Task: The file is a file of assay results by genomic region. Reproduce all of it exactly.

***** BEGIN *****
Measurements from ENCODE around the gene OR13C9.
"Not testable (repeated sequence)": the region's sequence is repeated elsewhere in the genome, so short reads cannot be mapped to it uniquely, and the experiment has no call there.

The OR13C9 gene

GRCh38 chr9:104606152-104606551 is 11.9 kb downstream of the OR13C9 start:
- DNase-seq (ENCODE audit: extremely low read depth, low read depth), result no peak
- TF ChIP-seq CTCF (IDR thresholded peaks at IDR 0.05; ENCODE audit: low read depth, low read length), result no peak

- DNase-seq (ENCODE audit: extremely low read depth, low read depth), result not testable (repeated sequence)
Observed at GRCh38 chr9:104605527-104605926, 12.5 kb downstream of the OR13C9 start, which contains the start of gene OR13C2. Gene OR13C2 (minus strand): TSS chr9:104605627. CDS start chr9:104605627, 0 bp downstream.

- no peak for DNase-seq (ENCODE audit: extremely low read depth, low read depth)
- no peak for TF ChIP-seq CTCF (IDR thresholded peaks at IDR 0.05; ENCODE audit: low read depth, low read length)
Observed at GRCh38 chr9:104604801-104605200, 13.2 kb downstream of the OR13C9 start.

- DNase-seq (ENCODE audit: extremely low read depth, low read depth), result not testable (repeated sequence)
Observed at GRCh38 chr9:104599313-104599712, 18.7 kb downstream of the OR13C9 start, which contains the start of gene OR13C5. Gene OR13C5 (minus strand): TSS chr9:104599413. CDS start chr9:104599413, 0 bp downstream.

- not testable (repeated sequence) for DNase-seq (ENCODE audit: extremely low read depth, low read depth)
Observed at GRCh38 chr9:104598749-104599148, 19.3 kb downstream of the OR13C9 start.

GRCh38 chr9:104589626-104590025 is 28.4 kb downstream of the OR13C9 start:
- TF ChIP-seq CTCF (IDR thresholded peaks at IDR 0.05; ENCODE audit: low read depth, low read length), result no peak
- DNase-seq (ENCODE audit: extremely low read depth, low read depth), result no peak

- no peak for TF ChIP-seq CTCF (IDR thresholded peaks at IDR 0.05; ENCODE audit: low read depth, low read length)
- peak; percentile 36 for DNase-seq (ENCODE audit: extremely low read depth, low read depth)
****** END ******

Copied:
Measurements from ENCODE around the gene OR13C9.
"Not testable (repeated sequence)": the region's sequence is repeated elsewhere in the genome, so short reads cannot be mapped to it uniquely, and the experiment has no call there.

The OR13C9 gene

GRCh38 chr9:104606152-104606551 is 11.9 kb downstream of the OR13C9 start:
- DNase-seq (ENCODE audit: extremely low read depth, low read depth), result no peak
- TF ChIP-seq CTCF (IDR thresholded peaks at IDR 0.05; ENCODE audit: low read depth, low read length), result no peak

- DNase-seq (ENCODE audit: extremely low read depth, low read depth), result not testable (repeated sequence)
Observed at GRCh38 chr9:104605527-104605926, 12.5 kb downstream of the OR13C9 start, which contains the start of gene OR13C2. Gene OR13C2 (minus strand): TSS chr9:104605627. CDS start chr9:104605627, 0 bp downstream.

- no peak for DNase-seq (ENCODE audit: extremely low read depth, low read depth)
- no peak for TF ChIP-seq CTCF (IDR thresholded peaks at IDR 0.05; ENCODE audit: low read depth, low read length)
Observed at GRCh38 chr9:104604801-104605200, 13.2 kb downstream of the OR13C9 start.

- DNase-seq (ENCODE audit: extremely low read depth, low read depth), result not testable (repeated sequence)
Observed at GRCh38 chr9:104599313-104599712, 18.7 kb downstream of the OR13C9 start, which contains the start of gene OR13C5. Gene OR13C5 (minus strand): TSS chr9:104599413. CDS start chr9:104599413, 0 bp downstream.

- not testable (repeated sequence) for DNase-seq (ENCODE audit: extremely low read depth, low read depth)
Observed at GRCh38 chr9:104598749-104599148, 19.3 kb downstream of the OR13C9 start.

GRCh38 chr9:104589626-104590025 is 28.4 kb downstream of the OR13C9 start:
- TF ChIP-seq CTCF (IDR thresholded peaks at IDR 0.05; ENCODE audit: low read depth, low read length), result no peak
- DNase-seq (ENCODE audit: extremely low read depth, low read depth), result no peak

- no peak for TF ChIP-seq CTCF (IDR thresholded peaks at IDR 0.05; ENCODE audit: low read depth, low read length)
- peak; percentile 36 for DNase-seq (ENCODE audit: extremely low read depth, low read depth)